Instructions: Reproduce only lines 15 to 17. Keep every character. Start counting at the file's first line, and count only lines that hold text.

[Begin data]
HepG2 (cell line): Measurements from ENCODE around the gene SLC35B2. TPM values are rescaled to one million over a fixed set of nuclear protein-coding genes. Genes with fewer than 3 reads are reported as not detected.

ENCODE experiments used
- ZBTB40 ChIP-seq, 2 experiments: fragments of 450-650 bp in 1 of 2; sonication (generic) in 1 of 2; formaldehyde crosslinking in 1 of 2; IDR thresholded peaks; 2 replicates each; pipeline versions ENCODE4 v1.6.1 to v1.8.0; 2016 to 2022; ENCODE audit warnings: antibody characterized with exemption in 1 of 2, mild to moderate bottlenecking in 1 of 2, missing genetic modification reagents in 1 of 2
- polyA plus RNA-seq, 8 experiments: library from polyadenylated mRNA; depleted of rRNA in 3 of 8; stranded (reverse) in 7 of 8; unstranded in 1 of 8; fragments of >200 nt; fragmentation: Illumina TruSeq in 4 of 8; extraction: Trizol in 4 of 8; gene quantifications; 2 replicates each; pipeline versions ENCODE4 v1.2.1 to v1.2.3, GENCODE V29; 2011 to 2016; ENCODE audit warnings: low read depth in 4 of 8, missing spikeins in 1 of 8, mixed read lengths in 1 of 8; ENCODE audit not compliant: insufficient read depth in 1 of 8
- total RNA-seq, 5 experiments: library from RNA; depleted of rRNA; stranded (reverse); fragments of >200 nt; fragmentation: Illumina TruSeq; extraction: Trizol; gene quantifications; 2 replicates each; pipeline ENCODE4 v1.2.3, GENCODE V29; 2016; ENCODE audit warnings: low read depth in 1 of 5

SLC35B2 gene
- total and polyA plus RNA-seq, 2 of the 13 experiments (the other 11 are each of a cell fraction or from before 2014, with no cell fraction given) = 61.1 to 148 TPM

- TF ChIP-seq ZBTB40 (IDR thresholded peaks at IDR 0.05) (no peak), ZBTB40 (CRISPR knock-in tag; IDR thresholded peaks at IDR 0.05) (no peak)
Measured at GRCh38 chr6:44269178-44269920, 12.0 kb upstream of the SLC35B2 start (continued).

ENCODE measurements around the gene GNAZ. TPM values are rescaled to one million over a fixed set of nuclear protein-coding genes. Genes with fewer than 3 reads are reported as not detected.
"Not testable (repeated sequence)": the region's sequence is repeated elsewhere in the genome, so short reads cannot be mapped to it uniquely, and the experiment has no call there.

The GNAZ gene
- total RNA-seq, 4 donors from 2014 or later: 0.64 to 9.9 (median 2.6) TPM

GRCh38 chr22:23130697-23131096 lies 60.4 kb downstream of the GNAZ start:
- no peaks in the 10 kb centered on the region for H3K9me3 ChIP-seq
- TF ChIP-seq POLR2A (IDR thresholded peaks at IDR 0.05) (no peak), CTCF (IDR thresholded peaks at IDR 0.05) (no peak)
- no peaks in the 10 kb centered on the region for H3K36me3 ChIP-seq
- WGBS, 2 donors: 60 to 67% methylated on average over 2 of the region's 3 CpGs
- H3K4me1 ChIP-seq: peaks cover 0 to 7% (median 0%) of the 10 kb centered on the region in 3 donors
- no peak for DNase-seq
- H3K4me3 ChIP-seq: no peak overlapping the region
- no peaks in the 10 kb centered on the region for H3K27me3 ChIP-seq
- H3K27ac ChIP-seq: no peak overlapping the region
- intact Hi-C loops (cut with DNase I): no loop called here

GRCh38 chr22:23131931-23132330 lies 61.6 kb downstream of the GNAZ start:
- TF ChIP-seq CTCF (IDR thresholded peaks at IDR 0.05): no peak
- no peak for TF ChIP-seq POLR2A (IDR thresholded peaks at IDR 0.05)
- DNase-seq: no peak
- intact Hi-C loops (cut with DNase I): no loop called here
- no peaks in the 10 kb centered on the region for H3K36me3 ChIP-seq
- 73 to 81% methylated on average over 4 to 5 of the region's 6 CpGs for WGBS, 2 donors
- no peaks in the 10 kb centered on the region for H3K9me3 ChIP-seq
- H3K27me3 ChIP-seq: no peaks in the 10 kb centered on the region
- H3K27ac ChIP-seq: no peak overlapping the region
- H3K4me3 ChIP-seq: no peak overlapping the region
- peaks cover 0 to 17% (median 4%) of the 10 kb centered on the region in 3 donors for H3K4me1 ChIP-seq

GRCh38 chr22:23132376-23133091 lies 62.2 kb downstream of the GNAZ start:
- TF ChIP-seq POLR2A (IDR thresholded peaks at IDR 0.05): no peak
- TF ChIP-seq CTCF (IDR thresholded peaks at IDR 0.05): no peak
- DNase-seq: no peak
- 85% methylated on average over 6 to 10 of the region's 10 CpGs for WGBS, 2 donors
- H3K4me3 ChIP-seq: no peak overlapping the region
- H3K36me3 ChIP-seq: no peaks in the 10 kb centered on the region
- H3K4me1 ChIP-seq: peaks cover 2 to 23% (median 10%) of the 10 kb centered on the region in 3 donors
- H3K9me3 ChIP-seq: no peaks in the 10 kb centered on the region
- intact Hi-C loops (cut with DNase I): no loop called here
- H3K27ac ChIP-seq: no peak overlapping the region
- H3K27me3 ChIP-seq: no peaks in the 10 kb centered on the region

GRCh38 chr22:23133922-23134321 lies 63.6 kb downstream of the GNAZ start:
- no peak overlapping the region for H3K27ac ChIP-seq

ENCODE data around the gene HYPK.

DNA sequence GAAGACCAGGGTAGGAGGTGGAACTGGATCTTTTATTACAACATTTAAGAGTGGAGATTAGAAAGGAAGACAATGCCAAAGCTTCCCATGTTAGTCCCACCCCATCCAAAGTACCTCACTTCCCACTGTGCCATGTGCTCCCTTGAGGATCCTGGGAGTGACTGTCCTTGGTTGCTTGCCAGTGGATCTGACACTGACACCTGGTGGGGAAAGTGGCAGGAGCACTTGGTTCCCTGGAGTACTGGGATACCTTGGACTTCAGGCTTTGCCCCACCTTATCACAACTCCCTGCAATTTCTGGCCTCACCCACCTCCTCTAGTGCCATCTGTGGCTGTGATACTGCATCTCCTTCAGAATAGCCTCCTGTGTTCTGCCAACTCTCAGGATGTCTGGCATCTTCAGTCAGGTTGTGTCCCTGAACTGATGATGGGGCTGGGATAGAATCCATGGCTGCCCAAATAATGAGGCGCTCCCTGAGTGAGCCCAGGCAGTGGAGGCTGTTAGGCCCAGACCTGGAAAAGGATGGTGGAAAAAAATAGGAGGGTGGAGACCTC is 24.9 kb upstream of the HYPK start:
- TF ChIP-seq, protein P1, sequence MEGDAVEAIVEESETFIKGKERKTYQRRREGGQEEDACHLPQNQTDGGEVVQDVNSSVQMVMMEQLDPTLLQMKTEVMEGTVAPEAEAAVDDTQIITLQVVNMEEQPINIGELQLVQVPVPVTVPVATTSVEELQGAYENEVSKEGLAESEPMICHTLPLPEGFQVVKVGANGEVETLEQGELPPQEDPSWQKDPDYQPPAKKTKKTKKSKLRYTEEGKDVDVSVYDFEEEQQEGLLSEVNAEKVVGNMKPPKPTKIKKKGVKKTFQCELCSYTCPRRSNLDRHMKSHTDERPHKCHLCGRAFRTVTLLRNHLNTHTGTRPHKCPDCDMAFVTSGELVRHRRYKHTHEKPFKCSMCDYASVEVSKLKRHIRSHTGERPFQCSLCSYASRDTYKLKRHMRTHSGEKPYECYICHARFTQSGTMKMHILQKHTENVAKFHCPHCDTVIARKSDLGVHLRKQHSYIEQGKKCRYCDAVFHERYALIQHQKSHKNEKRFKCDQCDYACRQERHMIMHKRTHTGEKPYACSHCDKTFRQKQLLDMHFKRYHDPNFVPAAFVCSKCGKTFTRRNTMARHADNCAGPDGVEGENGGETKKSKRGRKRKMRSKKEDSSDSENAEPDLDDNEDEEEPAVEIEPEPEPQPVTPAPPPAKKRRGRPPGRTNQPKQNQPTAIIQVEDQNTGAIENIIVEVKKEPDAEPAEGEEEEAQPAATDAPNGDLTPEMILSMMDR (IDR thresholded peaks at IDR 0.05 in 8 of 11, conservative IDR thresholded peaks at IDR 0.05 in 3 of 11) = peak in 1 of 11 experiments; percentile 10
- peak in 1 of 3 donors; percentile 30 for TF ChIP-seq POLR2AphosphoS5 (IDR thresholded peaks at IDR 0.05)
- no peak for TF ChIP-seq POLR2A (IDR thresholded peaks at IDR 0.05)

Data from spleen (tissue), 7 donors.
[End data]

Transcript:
- no peaks in the 10 kb centered on the region for H3K9me3 ChIP-seq
- TF ChIP-seq POLR2A (IDR thresholded peaks at IDR 0.05) (no peak), CTCF (IDR thresholded peaks at IDR 0.05) (no peak)
- no peaks in the 10 kb centered on the region for H3K36me3 ChIP-seq